The real benefit
The real benefit of PCP – which the technicians among us will appreciate is simply a form of depreciation finance – is that monthly payments are kept at a more manageable level than traditional HP, with the flexibility to simply walk away at the end, or make the balloon to acquire title.
It effectively offers a cheaper way to drive a new car. And who can be bad to that?
Let us take an example
In order to best lay bare my specific concerns about PCP, let us compare the manifestly different financial consequences of choosing PCP and PCH.
I have obtained a PCP quote for a popular SUV with a cash price of a little over £47,000. I pay a deposit of £8,000 and 36 rentals of £499. Assuming I stick to 10,000 miles per annum, I then have an obligation to pay around £27,000 if I want to keep the vehicle on this so-called ‘purchase’ plan.
As an alternative, and if I never want to purchase the vehicle but instead like the idea of simply using it, and then handing it back, I can pay a £6,000 advance rental, 36 payments of £499 and all of this subject to a maximum of 10,000 miles per annum.
The reality here is fairly simple to see. Customers might be significantly better with a ‘use’ i.e. hire product if there is no reasonable contemplation of having £27,000 to pay a final balloon payment.
And the statistics point to very many people simply handing back and walking away when faced with a hefty final payment.
So what is the issue?
I am a firm believer in the appropriate use of financial services products in their correct way, to enhance or improve personal cash flow. I do not think I am alone in saying that using finance products properly can help people to save more, protect cash lump sums and drive nicer cars!
So I do not oppose HP, conditional sale, PCH, PCP and all the rest. I applaud them, when used and understood correctly.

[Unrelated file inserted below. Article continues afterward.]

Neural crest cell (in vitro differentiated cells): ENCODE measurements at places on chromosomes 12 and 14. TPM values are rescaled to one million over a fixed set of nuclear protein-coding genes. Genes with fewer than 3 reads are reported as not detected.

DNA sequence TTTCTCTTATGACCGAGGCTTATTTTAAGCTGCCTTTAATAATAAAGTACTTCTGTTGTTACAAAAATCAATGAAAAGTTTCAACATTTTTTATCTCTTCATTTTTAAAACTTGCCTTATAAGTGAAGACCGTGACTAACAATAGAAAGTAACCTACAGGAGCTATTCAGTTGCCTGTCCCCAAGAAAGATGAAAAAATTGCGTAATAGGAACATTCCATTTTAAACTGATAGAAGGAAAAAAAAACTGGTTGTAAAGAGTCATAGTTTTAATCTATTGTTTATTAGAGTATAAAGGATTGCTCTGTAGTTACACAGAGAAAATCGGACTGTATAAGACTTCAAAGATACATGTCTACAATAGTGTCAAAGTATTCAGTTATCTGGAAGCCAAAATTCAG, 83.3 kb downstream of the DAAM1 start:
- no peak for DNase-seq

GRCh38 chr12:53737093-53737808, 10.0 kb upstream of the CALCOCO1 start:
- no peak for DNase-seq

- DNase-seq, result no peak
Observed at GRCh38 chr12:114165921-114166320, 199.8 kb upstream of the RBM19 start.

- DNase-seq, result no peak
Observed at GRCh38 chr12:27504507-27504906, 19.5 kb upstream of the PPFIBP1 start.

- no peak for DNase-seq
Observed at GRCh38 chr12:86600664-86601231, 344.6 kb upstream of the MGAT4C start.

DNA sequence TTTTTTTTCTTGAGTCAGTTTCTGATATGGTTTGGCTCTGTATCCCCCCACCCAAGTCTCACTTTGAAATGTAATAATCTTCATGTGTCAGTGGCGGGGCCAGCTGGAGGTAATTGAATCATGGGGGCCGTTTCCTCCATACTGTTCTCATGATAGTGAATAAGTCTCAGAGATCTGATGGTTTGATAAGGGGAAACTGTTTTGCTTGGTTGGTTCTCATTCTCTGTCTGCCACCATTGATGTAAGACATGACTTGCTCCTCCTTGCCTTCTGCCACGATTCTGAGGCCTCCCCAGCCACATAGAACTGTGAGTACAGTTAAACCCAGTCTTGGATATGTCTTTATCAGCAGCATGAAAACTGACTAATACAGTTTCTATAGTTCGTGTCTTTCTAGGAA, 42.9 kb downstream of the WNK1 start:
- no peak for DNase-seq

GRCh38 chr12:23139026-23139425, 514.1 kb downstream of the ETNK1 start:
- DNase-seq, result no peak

My great and personal sadness is that the huge success of PCP – in the context of new cars at least – and its marketing appears to conceal the one difficult truth: Few people can afford the final balloon, or indeed ever intend to pay it.
For this reason, consumers can or should be better advised to look at alternative product types – which may be starting to fuel the undeniable growth in personal contract hire, for example.
The last time I bought a new car though, I had to ask for personal contract hire – it was not offered.
Of course, no article of this nature would be balanced if I did not refer to all of the benefits of hire purchase or PCP over leasing, including the full range of consumer credit directive protections, pre-contractual information and rights of voluntary termination. I do accept that consumers’ rights are robustly protected with these credit products.
Returning to my contentious opening statement, I do however feel that there is an inequality in protections under credit and hire, a severe lack of clarity for consumers in terms of how all of the products work when compared to each other – particularly where not all are available from the same dealer – and a massive lack of consumer due diligence. <